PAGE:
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Irish Water completes treatment upgrade for THMs

Irish Water has completed an upgrade to Smear Water Treatment Plant, County Longford, which will help reduce the formation of Trihalomethanes (THMs) in the water supply.

The investment at the plant included improvements to the treatment of the raw water at Lough Gowna, which is aimed at removing the Smear Water Treatment Plant from the Environmental Protection Agency (EPA) Remedial Action List (RAL).

The disinfection programme that is currently underway at the plant and the raw water monitoring programme has been in operation since March 2016. The Smear upgrade is part of a €320 million commitment by Irish Water to upgrading water supplies which are at risk from THMs, and ultimately reduce the schemes on the EPA Remedial Action List to zero in line with Irish Water’s 2015-21 Business Plan.

Trihalomethanes, or THMs, are typically formed by the reaction of chlorine (used to disinfect drinking water) with natural organic matter such as algae, twigs or leaves which may be present in the water. Approximately 380,000 customers are connected to schemes listed on the EPA Remedial Action List which have exceeded the EPA limit for THMs.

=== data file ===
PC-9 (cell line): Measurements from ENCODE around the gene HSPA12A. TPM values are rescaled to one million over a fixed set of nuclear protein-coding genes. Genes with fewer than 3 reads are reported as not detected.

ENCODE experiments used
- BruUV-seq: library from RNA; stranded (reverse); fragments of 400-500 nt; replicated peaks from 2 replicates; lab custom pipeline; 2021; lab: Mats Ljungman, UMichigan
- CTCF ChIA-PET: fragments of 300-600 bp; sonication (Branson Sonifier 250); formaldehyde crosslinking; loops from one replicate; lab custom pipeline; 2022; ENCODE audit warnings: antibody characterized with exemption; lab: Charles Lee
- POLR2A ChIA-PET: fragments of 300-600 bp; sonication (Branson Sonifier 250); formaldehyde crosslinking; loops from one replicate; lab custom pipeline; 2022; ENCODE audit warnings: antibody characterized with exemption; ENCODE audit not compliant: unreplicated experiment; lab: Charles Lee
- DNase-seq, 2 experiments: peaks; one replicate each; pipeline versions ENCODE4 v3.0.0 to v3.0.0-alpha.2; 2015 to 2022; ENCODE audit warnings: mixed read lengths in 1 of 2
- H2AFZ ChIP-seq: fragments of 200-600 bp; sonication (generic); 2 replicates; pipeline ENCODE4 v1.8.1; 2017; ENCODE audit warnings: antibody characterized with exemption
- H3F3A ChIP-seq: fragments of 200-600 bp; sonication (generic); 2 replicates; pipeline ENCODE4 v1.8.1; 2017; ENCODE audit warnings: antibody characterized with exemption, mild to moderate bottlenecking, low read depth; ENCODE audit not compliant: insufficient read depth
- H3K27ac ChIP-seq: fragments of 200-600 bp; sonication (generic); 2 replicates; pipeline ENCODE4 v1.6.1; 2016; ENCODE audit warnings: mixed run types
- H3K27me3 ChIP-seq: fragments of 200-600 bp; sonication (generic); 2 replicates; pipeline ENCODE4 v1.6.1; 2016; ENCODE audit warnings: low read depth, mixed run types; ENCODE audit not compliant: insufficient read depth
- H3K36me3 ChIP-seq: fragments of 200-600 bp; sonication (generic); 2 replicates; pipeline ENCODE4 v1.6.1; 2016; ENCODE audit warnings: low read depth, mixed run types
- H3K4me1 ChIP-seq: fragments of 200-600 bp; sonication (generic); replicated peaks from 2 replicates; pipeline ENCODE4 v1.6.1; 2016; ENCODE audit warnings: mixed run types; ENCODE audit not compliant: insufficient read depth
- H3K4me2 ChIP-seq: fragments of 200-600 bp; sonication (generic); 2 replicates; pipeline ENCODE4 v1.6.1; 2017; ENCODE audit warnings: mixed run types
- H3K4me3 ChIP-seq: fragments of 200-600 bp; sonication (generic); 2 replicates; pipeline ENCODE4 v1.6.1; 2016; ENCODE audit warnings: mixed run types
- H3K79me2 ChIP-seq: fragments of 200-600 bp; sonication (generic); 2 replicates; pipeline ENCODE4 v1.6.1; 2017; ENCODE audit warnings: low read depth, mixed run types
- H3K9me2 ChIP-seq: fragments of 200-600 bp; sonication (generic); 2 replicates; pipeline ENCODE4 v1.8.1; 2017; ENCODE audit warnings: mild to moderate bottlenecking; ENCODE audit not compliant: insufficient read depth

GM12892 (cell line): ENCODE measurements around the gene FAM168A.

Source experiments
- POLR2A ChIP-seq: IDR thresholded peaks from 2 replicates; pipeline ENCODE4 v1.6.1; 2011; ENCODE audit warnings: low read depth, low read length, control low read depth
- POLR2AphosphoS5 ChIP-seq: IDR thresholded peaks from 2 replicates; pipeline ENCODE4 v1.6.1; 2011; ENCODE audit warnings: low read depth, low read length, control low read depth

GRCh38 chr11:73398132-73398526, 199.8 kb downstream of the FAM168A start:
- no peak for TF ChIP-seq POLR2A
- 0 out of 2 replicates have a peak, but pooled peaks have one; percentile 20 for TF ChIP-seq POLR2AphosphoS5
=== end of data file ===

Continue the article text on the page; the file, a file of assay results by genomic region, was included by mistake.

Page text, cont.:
The presence of Trihalomethanes (THMs) in the drinking water supply can pose a long-term health risk. Irish Water said it recognises the scale of the challenge and is currently implementing a five-year plan to address this legacy issue. The utility reports to the European Commission on a quarterly basis on its progress.

Padraig Farrell, Capital Programme Lead, East and Midlands Region for Irish Water, said: “The investment at the Smear Water Treatment Plant will improve the drinking water quality for customers. Irish Water as a national utility has developed the capability to take a nationwide approach to protecting and safeguarding drinking water for communities”.

Author: James Brockett,
Topic: Treatment
Tags: Water supply , treatment , chlorine


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